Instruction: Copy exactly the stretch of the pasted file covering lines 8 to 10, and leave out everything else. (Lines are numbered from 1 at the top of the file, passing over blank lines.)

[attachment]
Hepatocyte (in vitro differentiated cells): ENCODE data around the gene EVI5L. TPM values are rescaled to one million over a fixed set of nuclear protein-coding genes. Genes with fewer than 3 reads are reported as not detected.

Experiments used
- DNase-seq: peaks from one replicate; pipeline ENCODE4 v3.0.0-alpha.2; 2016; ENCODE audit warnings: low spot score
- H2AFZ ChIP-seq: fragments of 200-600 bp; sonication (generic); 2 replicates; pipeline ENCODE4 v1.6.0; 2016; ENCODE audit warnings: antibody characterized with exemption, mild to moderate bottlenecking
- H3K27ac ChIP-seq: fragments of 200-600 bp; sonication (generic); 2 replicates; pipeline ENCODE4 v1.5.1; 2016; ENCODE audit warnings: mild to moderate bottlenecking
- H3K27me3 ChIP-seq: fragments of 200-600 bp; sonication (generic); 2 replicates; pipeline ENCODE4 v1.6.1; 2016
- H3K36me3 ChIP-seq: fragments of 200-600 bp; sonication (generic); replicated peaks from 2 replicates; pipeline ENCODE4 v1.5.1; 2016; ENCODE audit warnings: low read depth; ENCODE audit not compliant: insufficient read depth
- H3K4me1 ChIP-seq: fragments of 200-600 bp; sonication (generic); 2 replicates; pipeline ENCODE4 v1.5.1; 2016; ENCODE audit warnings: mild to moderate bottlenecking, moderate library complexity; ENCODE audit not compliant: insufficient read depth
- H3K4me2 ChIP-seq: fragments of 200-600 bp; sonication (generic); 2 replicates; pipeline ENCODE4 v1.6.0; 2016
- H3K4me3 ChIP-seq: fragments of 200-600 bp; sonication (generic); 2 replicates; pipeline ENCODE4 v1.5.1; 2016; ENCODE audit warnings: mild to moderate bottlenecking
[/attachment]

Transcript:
- H3K4me1 ChIP-seq: fragments of 200-600 bp; sonication (generic); 2 replicates; pipeline ENCODE4 v1.5.1; 2016; ENCODE audit warnings: mild to moderate bottlenecking, moderate library complexity; ENCODE audit not compliant: insufficient read depth
- H3K4me2 ChIP-seq: fragments of 200-600 bp; sonication (generic); 2 replicates; pipeline ENCODE4 v1.6.0; 2016
- H3K4me3 ChIP-seq: fragments of 200-600 bp; sonication (generic); 2 replicates; pipeline ENCODE4 v1.5.1; 2016; ENCODE audit warnings: mild to moderate bottlenecking